In the 1950s, some bottlings of Wild Turkey were produced in Maryland and were straight ryes. Along with the rye, an eight-year-old bourbon was released, reportedly at 101 proof, which became the bourbon's signature bottling strength for years to come.


In 1954, master distiller Jimmy Russell, who would later become a bourbon hall of famer, took over the reins of the distillery. His son Eddie joined the distillery under his father's guidance in 1981. Under the father-son duo, Austin Nichols Company started producing rye whiskey in Kentucky in 1974.


Wild Turkey introduced the first bourbon liqueur in 1976, followed in the early 1990s by the premium expression 12-year-old and Rare Breed under Pernod Ricard, which had acquired the distillery in 1980. The range was expanded again in 1995 when Wild Turkey Kentucky Spirit and a single-barrel 101-proof bourbon were launched. Brought to market in 2001, Russell's Reserve was created in 1998 by the distilling duo Jimmy and Eddie Russell.


In 2009, Campari purchased the Austin Nichols Distilling Company (from Pernod Ricard), whose name was proudly displayed on the label's front. However, the new owners soon removed the iconic company name from the labels when they launched the rebranded range and made the eight-year-old 101 a limited release.


Following actor Matthew McConaughey's appointment as Wild Turkey's creative director in 2016, Longbranch small-batch bourbon was launched in 2018, and Rare Breed Rye whiskey was also introduced in 2020.


brand evolution wild turkey 101 bourbon

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Jim Beam Bourbon


The Boehm family members first arrived in the colonies from Germany in 1740 but migrated to the Kentucky commonwealth in 1748 to grow corn and changed their name to Beam. The first corn whiskey, Old Jake Beam Sour Mash, was sold in 1795, making Jacob Beam a well-respected figure.


Jacob handed the reigns to his son, David Beam, in 1820. A decade later, he installed column stills and rebranded the whiskey to Old Tub after the distillery. David relocated the distillery to Nelson County in 1854 under the name D. M. Beam & Company, close to the newly built railroad tracks. The move made it possible to ship his bourbon across the US and make his whiskey famous.


Finally, in 1894, Colonel James Beauregard Beam took over the family business and the nationally known bourbon brand. Unfortunately, he was forced to shut down the distillery for Prohibition and to support his family, but he unsuccessfully took a shot at coal mining and citrus farming. The rights to the name Old Tub were lost.


After Prohibition, James returned to distilling and built his new distillery in 1933 in Clermont. A few years later, he introduced his namesake, Colonel James B. Beam Bourbon. Following the change, with the help of his son T. Jeremiah, James re-established the distillery in 1935 as the Jim B. Beam Distilling Company and named the bourbon Jim Beam. The first Jim Beam whisky, Bonded Beam, was presented with a golden label and the rye was launched in 1938 due to the popularity of the Mint Julep cocktail. Jeremiah took over the ownership of his father's business in 1946.


By 1960, the company owned two distilleries, one in Clermont under Carl Beam and one in Boston, Kentucky, (established in 1954) under master distiller Frederick Booker Noe II. The white-labelled Jim Beam bourbon was first introduced in the 1960s. In 1978, Booker began crafting bourbon the way it was initially made: in small batches. It led to the release of Booker's in 1987 and the introduction of Basil Hayden's and Knob Creek in 1992.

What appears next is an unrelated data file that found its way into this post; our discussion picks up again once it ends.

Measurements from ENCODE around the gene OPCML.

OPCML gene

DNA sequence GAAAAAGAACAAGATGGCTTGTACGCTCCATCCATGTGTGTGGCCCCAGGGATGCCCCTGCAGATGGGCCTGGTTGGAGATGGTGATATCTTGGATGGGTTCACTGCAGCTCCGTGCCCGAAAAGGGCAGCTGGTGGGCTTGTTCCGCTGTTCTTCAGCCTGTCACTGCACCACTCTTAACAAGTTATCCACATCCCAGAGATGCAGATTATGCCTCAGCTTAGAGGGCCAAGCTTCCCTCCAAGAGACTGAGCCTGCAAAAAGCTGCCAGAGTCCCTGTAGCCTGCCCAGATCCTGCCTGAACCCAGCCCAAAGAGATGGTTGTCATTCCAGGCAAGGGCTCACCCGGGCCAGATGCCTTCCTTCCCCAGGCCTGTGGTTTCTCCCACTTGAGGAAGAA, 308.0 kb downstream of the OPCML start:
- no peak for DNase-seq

2009 the company launched a cherry-infused Red Stag, followed by Devil's Cut and Jim Beam Black in 2011. The Old Tub bourbon brand was revived in 2020 for first time after the start of Prohibition.


brand evolution jim beam bourbon

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Eagle Rare 10-year-old Bourbon


Eagle Rare is often regarded as one of the last bourbons to be created before the era of small-batch bourbons. It was made by the Seagram's Four Roses (then known as the Old Prentice) distillery's master distiller, Charles L. Beam, in 1975 to compete against Wild Turkey, which was highly popular at the time.


In 1989, Sazerac, with headquarters in New Orleans, acquired Seagram's Benchmark and Eagle Rare brands. However, Sazerac did not have its own distillery, so the two brands were temporarily produced at Heaven Hill distillery in Bardstown, Kentucky. Bottles of Eagle Rare produced from 1989 to 1992 were labelled as coming from New Orleans—the final bottles were reportedly offered to retailers in 1997.


After Sazerac purchased the George T. Stagg distillery (renamed Buffalo Trace in 1999) in 1992, Eagle Rare became one of the most popular bourbon brands produced at the facility. Eagle Rare is a low-rye bourbon that is aged for at least ten years in heavily charred virgin oak barrels.


The 10-year-old 101-proof version of Eagle Rare was discontinued in 2005 and replaced by a 90-proof (45%) version. Since then, the label has undergone only minor changes, such as moving the promise of 10 years of age from the neck of the bottle to the back label in 2012. Limited edition bottlings have also been labelled as 'single barrel' for specialist outlets.


You can read the article here if you want to learn more about the intriguing history of Eagle Rare bourbon and its older variations.

brand evolution and rebranding of Eagle Rare 10 year old bourbon

Image by The Whisky Ardvark

 

Thank you for reading The Whisky Ardvark. Be sure to check out some of our other informative article listed below, and stay tuned for more.